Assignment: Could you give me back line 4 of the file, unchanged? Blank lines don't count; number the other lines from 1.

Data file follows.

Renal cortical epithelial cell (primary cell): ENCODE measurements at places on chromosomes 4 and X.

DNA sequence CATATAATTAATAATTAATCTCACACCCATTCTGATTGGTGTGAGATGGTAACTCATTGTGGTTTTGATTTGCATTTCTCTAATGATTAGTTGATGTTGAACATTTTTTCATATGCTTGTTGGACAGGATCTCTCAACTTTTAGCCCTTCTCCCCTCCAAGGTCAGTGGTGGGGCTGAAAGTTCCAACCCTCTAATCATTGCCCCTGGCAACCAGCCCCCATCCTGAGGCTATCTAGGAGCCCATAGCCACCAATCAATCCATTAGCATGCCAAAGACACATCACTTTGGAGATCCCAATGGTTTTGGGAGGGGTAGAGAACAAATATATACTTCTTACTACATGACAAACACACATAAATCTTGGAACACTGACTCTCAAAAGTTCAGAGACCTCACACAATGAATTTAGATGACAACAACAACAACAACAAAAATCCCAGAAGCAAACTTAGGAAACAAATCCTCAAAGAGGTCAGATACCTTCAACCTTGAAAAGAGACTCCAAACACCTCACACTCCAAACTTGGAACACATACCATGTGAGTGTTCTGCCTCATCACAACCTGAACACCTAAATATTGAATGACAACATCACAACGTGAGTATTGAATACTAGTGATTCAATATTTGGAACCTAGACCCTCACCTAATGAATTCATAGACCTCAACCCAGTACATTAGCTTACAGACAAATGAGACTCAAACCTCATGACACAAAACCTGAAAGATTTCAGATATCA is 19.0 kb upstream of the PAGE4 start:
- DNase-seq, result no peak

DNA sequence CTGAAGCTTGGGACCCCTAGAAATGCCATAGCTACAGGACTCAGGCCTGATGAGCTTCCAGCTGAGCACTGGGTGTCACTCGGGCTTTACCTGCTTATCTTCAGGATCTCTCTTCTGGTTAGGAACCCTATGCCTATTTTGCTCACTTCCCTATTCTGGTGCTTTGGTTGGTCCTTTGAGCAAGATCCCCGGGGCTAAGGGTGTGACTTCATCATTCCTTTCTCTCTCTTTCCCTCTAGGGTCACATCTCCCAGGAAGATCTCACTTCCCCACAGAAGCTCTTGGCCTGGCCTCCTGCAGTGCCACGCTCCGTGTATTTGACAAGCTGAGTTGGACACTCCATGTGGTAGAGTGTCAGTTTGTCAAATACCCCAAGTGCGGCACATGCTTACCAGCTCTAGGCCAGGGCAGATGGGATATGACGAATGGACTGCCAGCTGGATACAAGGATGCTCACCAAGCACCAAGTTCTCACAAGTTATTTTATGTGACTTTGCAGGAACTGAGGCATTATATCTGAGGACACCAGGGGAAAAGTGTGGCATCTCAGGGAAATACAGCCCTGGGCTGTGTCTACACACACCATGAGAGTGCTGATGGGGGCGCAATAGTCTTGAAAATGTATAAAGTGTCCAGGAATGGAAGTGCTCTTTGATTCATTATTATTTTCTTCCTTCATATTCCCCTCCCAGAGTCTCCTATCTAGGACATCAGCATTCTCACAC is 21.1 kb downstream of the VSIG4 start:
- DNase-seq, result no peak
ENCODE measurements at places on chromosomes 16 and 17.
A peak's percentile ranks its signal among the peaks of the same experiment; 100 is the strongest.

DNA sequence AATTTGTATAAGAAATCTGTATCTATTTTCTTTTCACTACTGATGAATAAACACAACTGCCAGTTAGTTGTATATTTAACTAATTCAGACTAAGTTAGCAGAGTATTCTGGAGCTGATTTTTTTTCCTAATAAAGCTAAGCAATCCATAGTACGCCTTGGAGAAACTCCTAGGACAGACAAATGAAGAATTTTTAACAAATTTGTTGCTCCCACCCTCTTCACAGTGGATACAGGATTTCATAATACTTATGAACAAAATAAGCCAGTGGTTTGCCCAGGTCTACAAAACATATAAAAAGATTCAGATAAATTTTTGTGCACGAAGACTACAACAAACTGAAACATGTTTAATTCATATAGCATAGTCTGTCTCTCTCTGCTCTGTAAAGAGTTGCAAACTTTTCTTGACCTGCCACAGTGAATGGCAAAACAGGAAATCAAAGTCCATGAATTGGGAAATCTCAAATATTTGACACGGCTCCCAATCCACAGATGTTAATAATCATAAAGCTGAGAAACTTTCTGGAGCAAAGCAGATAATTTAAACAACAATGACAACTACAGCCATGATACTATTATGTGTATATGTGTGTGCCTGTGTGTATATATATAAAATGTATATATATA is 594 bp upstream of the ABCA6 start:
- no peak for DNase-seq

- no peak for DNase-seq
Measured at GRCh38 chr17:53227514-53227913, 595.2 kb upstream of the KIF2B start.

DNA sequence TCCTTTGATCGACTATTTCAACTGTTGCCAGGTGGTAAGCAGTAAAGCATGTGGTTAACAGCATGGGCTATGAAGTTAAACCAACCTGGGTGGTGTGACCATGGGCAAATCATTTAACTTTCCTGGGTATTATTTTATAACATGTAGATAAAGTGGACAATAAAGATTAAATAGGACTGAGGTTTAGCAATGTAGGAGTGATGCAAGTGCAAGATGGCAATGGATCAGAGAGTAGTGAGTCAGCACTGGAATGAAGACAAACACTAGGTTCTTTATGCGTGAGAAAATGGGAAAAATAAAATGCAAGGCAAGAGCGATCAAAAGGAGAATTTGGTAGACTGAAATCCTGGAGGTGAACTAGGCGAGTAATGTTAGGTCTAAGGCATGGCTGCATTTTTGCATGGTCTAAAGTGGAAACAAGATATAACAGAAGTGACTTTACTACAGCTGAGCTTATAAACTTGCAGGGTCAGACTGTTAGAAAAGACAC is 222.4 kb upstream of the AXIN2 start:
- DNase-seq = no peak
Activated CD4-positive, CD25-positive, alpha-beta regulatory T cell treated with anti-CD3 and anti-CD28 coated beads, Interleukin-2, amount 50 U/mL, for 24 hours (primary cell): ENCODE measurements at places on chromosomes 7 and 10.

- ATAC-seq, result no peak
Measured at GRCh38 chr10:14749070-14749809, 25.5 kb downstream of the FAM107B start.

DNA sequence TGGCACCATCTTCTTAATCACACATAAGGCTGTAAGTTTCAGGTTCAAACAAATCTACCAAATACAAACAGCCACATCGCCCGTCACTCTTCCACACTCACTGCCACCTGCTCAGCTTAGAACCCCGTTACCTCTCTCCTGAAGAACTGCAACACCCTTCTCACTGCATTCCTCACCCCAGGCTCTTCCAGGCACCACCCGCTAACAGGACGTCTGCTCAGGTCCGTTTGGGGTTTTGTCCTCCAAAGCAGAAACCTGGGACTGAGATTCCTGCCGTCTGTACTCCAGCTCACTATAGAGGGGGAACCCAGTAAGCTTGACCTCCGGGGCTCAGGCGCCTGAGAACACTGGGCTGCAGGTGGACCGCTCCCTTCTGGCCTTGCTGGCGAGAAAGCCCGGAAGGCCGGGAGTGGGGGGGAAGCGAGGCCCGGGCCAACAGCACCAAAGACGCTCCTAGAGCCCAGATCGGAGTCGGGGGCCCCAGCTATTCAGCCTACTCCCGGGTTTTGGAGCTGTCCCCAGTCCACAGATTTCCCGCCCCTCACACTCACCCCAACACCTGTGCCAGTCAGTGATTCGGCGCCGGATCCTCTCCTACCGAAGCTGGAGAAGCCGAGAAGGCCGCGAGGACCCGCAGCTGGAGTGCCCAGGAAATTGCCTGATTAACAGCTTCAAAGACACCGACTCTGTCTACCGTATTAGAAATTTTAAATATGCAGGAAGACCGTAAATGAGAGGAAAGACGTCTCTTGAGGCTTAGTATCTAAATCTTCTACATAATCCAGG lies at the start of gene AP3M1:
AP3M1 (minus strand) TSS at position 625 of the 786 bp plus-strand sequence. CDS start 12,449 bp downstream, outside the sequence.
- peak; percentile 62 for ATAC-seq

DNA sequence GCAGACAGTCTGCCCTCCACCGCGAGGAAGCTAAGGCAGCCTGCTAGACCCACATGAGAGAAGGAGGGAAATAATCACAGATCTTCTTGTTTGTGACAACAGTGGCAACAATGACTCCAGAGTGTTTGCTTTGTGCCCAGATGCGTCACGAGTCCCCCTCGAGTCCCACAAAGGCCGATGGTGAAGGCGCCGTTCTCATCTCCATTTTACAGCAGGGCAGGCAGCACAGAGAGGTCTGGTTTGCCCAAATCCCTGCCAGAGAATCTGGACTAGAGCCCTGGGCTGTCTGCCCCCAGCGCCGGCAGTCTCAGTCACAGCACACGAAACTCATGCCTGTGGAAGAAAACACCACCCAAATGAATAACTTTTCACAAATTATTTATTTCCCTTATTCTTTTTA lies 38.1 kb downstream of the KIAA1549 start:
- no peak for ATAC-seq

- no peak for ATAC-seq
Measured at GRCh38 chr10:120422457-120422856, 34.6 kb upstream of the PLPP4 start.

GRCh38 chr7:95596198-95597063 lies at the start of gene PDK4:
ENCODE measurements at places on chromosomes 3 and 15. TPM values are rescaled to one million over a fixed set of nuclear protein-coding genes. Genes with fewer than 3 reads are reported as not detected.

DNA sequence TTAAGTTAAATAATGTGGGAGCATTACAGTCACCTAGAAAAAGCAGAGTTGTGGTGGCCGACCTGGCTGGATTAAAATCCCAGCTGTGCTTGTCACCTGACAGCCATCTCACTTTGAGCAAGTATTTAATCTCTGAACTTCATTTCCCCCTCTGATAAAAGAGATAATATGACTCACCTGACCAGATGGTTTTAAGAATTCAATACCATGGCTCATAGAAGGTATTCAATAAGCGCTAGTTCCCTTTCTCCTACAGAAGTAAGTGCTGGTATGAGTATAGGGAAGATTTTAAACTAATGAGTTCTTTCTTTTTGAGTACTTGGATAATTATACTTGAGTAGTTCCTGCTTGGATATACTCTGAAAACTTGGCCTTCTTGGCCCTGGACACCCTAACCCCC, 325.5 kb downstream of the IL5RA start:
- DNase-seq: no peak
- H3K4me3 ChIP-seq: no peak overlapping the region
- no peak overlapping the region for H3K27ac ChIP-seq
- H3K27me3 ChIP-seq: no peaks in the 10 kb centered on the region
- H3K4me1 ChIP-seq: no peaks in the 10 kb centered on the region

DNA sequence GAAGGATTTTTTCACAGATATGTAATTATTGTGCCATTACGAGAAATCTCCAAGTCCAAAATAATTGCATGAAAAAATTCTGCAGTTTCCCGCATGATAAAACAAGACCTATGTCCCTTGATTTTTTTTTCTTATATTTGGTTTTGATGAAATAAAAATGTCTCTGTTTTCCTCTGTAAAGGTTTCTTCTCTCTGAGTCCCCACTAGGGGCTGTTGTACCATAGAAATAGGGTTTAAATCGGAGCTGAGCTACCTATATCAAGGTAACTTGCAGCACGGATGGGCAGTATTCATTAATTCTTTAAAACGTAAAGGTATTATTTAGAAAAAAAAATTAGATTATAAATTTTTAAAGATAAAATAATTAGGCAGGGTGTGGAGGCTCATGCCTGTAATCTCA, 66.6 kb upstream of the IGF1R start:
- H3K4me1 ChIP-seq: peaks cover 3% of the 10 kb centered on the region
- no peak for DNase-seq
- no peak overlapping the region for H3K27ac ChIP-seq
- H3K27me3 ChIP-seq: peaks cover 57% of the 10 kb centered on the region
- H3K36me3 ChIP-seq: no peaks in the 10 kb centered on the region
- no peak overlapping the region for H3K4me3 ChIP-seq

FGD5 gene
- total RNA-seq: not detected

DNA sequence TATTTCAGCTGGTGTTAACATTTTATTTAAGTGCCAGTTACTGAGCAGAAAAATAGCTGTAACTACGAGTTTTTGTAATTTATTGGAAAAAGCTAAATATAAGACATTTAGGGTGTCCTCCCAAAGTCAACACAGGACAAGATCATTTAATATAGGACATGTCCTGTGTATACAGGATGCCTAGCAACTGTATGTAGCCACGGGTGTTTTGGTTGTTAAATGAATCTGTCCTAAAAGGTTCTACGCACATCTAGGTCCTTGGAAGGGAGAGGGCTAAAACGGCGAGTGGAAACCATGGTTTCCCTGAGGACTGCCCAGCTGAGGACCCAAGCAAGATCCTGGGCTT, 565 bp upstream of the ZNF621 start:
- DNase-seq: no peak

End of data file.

DNA sequence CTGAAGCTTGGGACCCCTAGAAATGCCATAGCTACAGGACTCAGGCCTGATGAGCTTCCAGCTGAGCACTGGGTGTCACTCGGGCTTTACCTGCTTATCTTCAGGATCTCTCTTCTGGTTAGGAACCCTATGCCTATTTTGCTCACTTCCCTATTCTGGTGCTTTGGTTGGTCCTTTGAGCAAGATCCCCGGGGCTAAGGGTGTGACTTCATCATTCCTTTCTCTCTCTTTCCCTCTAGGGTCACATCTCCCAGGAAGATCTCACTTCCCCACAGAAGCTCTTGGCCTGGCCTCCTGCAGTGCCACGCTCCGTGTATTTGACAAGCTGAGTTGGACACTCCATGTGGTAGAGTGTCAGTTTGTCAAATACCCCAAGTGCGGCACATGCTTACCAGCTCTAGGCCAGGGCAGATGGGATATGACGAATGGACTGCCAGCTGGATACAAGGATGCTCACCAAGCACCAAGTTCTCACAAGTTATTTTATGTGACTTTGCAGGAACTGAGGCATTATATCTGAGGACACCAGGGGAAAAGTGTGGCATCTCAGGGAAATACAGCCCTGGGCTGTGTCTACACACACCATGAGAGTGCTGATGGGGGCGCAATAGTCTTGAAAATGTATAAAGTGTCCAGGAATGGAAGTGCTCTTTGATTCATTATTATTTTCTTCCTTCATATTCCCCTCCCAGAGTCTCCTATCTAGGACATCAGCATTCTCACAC is 21.1 kb downstream of the VSIG4 start: